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Keep Your Family Safe From Fire

A home fire can quickly become a devastating tragedy. Last week's deadly fire in New York City is a heart-wrenching reminder of how important it is to have an escape plan.

The death toll climbed to 10 over the weekend when a ninth child perished.

President of the Home Safety Council Meri-K Appy offered some important tips about how to develop a fire escape plan for the entire family. She told The Saturday Early Show co-anchor Tracy Smith that a plan and a working smoke detector are the most important weapons you have against a fire.

About 90 percent of fire fatalities are from home fires and 70 percent of deaths are in homes with no working alarms.

Smoke alarms:

  • The Home Safety Council recommends installing smoke alarms on every level of your home, including the basement.
  • Make sure there is an alarm near every sleeping area.
  • Test your smoke alarms at least once a month.
  • Install fresh batteries at least once a year.
  • Smoke alarms should be replaced at least once every 10 years.
  • Use interconnected smoke alarms, which are tied in together so that if one alarm operates, they all signal together, giving you more time to escape a fire.
  • Be prepared for a family member to wake children for fire drills and in a real emergency.

    Fire escape planning:

  • Sketch out a floor plan of your home, including all rooms, windows, interior and exterior doors, stairways, fire escapes and smoke alarms. Make sure that every family member is familiar with the layout.
  • Select two escape routes from each room and mark them clearly on the plan.
  • Make sure windows and doorways open easily and that stair and doorways are never blocked.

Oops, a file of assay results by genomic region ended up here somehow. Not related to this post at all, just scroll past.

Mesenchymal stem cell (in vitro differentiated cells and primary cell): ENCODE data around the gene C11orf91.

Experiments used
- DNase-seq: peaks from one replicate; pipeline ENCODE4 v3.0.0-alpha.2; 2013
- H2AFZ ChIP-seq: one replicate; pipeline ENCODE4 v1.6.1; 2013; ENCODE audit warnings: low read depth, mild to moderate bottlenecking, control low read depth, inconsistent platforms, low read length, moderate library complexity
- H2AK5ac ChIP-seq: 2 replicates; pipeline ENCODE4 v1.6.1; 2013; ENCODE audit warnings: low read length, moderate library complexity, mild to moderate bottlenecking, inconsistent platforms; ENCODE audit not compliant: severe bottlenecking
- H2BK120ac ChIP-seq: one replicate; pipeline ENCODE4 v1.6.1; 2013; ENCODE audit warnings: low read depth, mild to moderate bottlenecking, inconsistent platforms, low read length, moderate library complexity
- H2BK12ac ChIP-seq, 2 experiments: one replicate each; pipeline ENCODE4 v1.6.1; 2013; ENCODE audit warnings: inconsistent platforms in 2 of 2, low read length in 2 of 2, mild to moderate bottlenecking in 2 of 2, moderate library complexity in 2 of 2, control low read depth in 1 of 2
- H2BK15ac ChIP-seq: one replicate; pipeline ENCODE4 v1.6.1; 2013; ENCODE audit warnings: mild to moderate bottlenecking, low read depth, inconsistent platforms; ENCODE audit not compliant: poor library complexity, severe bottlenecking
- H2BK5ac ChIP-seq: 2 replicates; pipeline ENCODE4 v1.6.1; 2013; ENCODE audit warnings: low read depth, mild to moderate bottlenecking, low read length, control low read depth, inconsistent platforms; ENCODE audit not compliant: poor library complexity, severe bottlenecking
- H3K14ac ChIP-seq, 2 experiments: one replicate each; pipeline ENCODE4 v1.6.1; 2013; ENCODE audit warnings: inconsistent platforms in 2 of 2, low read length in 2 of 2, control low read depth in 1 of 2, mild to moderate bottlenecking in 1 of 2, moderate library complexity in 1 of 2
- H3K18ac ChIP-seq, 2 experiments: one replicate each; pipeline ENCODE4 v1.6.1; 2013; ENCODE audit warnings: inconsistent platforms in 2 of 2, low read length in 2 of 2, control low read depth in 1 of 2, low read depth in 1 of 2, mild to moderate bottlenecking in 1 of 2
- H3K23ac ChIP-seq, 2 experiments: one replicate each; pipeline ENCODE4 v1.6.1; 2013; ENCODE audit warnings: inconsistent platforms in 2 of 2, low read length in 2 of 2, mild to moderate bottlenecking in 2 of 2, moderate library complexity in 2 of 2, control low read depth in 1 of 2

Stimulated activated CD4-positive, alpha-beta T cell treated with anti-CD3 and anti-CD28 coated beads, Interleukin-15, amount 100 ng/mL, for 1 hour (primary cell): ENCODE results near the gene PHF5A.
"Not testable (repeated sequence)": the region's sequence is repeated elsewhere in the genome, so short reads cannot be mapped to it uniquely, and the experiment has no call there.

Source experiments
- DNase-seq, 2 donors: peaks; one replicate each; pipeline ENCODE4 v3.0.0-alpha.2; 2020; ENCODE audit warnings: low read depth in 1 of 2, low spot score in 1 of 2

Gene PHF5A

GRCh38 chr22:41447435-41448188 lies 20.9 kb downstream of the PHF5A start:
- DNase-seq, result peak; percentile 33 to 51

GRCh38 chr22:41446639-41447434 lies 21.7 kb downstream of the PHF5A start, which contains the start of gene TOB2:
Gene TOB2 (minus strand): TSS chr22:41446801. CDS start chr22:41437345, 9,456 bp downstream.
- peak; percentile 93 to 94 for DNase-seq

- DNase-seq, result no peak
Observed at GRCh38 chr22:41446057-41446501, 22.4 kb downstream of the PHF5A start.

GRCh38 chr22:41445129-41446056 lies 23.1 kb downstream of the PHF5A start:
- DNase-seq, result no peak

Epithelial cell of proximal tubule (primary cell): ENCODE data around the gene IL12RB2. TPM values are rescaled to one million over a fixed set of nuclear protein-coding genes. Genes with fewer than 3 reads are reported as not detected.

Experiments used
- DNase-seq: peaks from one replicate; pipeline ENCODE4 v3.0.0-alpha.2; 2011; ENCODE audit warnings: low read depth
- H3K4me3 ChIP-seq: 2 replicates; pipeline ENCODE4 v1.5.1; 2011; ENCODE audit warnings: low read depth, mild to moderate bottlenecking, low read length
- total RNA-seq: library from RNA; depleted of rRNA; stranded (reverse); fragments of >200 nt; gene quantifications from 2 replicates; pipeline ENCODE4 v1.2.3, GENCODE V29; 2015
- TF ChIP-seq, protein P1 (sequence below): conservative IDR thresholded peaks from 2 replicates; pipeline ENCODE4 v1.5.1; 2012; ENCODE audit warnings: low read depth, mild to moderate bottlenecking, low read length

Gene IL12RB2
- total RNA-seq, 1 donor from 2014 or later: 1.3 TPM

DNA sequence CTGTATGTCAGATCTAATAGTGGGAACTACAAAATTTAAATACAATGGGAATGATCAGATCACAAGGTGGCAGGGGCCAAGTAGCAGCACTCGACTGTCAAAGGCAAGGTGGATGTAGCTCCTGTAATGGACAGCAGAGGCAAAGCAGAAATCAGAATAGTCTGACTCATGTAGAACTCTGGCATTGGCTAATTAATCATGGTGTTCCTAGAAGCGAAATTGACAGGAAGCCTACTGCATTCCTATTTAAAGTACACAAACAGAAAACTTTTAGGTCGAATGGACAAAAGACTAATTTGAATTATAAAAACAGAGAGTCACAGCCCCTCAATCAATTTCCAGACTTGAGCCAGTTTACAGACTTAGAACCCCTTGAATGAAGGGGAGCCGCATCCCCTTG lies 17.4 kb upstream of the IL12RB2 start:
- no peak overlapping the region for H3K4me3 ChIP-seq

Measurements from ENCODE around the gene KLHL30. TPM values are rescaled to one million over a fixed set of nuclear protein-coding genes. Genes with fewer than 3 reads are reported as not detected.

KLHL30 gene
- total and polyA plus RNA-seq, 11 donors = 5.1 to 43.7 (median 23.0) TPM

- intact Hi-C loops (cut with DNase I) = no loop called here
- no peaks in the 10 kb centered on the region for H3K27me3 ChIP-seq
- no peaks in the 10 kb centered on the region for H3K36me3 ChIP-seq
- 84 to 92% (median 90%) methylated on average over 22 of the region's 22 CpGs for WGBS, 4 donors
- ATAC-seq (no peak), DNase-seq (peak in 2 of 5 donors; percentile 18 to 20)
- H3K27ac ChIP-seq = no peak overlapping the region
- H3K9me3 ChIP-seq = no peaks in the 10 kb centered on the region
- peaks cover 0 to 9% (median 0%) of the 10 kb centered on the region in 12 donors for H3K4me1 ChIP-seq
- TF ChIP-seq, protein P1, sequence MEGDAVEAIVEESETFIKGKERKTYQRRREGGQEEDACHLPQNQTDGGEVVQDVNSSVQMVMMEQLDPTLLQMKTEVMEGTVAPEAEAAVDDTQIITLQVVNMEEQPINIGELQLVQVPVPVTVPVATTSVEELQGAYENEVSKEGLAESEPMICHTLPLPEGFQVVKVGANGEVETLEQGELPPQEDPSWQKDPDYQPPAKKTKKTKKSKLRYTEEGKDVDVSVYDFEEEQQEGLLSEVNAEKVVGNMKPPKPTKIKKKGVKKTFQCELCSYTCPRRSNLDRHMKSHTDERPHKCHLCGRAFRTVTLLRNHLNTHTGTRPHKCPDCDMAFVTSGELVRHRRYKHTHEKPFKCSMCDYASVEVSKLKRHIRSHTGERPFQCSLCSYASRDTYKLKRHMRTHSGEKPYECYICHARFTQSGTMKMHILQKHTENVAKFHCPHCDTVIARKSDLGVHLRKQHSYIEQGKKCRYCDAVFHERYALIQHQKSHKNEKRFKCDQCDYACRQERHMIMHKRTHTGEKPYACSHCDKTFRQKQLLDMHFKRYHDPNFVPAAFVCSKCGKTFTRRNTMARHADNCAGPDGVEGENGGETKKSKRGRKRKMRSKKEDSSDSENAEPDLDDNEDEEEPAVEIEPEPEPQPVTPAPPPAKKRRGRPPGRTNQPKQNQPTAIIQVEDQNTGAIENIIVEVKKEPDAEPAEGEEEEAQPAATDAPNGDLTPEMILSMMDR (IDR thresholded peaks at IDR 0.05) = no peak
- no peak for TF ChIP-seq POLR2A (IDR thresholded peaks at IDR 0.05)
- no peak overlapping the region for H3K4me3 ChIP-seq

• Find two ways out of every room like the door and a window. You might need an escape ladder to get out of upstairs bedroom windows.
  • Have a place to meet in front of your home. Use a mobile phone or a neighbor's phone to call 911.
  • Hold family fire drills frequently and at various times until the escape plans become second nature. After the process is mastered, hold a drill when family members are sleeping.

    Fire extinguisher:

  • In many cases, the safest response is to evacuate the home and call the fire department.
  • Children should never be encouraged or taught to fight a home fire.
  • Adults should be trained before using a fire extinguisher. Your local fire department can help you find training.

    Home fire sprinklers:

  • Home fire sprinklers can contain and even extinguish a fire faster than most fire departments can arrive.
  • Only the sprinkler closest to the fire will activate spraying water directly on the fire. Ninety percent of fires are contained by just one sprinkler.
  • On average, home fire sprinkler systems add 1 percent to 1.5 percent of the total building cost in new construction.
  • Sprinklers use only a fraction of the water used by fire department hoses.